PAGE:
Nosocomial bloodstream infections caused by Klebsiella pneumoniae: impact of extended-spectrum beta-lactamase (ESBL) production on clinical outcome in a hospital with high ESBL prevalence

Nosocomial bloodstream infections caused by Klebsiella pneumoniae: impact of extended-spectrum beta-lactamase (ESBL) production on clinical outcome in a hospital with high ESBL prevalence

Autor Marra, Alexandre Rodrigues Autor UNIFESP Google Scholar
Wey, Sergio Barsanti Autor UNIFESP Google Scholar
Castelo Filho, Adauto Autor UNIFESP Google Scholar
Gales, Ana Cristina Autor UNIFESP Google Scholar
Cal, Ruy Guilherme R Google Scholar
Carmo Filho, Jose Roberto do Autor UNIFESP Google Scholar
Edmond, Michael B. Google Scholar
Pereira, Carlos Alberto Pires Autor UNIFESP Google Scholar
Instituição Universidade Federal de São Paulo (UNIFESP)
Hosp Israelita Albert Einstein
Virginia Commonwealth Univ
Resumo Background: the frequency of ESBL producing Klebsiella pneumoniae bloodstream infections ( BSI) is high in Brazilian hospitals, however little is known regarding what role, if any, resistance plays in the expected outcome in hospitals with a high prevalence of these pathogens.Methods: From 1996 to 2001, hospital acquired K. pneumoniae BSI were evaluated retrospectively. Each patient was included only once at the time of BSI. ESBL producing strains were identified using the E-test method. the association of variables with the mortality related to bacteremia was included in a stepwise logistic regression model.Results: One hundred and eight hospital acquired K. pneumoniae BSI met criteria for inclusion. Fifty two percent were due to ESBL producing strains. the overall in-hospital mortality was 40.8%. Variables independently predicting death by multivariate analysis were the following: mechanical ventilation ( p = 0.001), number of comorbidities ( p = 0.003), antimicrobials prescribed before bacteremia ( p = 0.01) and fatal underlying disease ( p = 0.025).Conclusion: Bacteremia due to ESBL producing K. pneumoniae strains was not an independent predictor for death in patients with BSI. An increased mortality in hospital-acquired BSI by K. pneumoniae was related to the requirement for mechanical ventilation, more than two comorbidities, the previous use of two or more antibiotics, and the presence of a rapidly fatal disease.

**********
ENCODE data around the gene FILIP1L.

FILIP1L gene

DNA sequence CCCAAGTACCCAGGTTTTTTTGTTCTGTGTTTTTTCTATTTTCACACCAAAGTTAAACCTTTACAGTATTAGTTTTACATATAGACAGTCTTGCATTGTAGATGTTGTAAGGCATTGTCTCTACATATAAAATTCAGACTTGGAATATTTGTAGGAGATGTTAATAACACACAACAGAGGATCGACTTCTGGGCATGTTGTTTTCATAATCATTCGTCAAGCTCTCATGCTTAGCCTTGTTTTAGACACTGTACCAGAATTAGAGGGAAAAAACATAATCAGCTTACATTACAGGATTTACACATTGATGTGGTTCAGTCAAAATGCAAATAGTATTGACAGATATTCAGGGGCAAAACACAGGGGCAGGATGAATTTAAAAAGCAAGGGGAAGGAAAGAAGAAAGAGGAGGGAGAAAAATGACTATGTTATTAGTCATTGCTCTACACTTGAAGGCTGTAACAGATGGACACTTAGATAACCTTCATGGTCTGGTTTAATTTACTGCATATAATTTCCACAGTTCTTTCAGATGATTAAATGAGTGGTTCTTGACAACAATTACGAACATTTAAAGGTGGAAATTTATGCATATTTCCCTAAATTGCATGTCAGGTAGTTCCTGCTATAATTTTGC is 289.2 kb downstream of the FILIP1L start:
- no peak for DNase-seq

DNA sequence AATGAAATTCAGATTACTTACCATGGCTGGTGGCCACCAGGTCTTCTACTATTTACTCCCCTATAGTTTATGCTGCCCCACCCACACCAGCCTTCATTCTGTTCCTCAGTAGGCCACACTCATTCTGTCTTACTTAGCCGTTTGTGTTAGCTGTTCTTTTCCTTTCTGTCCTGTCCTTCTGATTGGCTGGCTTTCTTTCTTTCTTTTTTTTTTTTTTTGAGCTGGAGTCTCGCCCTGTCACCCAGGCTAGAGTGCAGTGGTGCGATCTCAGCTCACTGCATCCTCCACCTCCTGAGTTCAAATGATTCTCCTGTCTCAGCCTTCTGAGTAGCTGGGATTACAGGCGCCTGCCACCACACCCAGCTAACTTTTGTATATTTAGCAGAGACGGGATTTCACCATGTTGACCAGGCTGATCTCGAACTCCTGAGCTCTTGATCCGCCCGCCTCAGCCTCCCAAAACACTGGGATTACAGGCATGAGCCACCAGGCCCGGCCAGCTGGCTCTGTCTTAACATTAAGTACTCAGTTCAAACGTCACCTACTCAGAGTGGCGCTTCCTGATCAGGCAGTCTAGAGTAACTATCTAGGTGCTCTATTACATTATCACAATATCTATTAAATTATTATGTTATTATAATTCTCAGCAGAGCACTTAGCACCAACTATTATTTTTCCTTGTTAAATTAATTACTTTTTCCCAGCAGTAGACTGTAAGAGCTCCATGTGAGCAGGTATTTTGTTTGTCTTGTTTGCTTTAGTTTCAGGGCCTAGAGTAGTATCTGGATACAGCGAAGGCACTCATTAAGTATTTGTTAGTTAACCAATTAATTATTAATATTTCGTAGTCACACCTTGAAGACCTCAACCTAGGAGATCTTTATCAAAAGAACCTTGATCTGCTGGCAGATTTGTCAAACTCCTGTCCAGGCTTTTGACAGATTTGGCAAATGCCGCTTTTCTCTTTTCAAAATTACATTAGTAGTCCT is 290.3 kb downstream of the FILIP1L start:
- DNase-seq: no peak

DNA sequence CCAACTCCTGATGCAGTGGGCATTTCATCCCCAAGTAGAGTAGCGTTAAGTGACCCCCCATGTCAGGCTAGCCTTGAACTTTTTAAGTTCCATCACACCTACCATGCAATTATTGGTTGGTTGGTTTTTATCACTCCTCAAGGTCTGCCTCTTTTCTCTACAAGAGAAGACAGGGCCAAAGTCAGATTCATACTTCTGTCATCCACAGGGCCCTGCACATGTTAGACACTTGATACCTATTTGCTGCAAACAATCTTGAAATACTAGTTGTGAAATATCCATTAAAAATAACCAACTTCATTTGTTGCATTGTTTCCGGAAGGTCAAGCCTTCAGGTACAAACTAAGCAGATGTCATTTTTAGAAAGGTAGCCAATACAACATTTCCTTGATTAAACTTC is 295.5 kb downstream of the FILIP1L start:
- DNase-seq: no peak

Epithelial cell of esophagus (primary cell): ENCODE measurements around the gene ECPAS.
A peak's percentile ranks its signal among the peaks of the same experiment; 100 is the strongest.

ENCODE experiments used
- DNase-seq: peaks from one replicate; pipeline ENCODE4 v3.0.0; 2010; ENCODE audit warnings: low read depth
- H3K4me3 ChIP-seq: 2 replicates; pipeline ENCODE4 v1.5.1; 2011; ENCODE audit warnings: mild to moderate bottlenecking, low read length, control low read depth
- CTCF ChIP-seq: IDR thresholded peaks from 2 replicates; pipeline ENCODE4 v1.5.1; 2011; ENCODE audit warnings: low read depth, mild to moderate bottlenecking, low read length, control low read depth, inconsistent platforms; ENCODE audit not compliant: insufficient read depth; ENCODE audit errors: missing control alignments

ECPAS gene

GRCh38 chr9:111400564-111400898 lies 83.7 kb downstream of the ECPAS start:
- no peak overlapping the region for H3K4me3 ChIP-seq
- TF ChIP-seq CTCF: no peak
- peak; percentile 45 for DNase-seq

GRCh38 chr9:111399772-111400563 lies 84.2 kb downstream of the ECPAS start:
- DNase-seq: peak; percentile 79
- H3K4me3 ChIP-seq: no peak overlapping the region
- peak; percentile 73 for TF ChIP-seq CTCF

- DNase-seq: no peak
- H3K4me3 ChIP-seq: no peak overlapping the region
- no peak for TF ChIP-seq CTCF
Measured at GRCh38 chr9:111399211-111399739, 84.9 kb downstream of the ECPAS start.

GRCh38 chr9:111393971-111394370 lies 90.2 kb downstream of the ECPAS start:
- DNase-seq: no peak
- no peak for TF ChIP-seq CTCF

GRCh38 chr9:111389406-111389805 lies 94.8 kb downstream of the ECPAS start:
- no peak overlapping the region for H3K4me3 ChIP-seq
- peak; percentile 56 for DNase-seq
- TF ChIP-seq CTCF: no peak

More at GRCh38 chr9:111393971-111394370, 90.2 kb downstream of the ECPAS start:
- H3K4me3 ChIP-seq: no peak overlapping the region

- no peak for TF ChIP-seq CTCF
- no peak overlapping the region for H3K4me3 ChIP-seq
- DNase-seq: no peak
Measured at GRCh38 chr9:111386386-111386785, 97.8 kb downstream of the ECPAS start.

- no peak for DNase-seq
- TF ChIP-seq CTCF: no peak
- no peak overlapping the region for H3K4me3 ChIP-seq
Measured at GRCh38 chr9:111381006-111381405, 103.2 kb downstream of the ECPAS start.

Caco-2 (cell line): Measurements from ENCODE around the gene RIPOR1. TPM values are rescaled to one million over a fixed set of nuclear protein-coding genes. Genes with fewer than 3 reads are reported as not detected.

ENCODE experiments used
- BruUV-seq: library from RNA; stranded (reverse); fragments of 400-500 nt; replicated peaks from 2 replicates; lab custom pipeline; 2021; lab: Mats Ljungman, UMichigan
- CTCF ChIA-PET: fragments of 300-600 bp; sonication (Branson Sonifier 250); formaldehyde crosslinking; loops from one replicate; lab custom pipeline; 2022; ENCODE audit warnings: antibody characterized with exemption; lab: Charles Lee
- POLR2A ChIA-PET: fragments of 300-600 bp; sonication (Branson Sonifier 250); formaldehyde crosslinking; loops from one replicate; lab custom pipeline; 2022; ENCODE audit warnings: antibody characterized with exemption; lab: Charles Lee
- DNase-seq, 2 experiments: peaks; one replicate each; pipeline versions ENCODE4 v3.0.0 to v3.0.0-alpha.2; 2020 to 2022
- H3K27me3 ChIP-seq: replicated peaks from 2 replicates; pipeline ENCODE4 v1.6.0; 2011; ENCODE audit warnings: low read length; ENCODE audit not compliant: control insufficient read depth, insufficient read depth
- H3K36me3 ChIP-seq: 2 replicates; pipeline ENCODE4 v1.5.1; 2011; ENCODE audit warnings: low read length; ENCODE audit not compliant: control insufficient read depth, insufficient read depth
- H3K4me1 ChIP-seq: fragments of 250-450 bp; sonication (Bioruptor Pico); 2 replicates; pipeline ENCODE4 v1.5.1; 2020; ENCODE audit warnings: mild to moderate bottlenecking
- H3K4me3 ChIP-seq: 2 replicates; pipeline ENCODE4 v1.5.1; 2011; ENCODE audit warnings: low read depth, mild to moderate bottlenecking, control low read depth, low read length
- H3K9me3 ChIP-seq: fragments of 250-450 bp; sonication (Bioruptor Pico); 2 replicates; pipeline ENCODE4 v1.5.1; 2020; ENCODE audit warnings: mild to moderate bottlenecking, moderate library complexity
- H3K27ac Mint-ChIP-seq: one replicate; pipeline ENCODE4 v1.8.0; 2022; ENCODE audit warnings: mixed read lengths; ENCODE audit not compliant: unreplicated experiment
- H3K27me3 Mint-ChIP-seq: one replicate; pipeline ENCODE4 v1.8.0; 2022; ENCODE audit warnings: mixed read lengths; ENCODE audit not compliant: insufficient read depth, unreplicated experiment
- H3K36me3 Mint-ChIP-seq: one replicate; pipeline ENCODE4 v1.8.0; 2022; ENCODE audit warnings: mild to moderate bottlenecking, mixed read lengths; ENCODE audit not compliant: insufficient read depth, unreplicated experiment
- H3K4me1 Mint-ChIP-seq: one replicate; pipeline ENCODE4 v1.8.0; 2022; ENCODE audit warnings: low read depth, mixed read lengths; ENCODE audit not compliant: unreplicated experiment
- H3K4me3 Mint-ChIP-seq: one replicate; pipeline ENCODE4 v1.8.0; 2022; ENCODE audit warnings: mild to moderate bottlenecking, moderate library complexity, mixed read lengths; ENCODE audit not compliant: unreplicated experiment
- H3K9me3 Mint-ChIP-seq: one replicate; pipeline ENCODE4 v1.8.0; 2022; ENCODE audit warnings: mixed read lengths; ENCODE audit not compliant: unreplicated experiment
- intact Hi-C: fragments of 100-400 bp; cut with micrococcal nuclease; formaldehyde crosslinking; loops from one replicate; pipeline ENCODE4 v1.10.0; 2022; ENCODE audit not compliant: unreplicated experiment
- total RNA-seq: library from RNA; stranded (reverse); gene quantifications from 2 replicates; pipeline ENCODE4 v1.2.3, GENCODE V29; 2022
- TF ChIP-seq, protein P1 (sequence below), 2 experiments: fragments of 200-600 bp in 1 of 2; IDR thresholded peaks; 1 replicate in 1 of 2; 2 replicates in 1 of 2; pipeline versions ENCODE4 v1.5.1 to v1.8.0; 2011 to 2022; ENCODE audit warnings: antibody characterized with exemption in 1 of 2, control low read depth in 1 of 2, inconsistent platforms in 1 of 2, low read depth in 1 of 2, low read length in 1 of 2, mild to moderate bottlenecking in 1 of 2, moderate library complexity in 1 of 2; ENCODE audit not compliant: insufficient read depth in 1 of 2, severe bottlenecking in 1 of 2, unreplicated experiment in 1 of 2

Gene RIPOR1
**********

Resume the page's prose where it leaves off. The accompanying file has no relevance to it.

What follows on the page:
Idioma Inglês
Data de publicação 2006-02-14
Publicado em Bmc Infectious Diseases. London: Biomed Central Ltd, v. 6, 8 p., 2006.
ISSN 1471-2334 (Sherpa/Romeo, fator de impacto)
Publicador Biomed Central Ltd
Extensão 8
Fonte http://dx.doi.org/10.1186/1471-2334-6-24
Direito de acesso Acesso aberto Open Access
Tipo Artigo
Web of Science WOS:000235548000001
Endereço permanente http://repositorio.unifesp.br/handle/11600/28746

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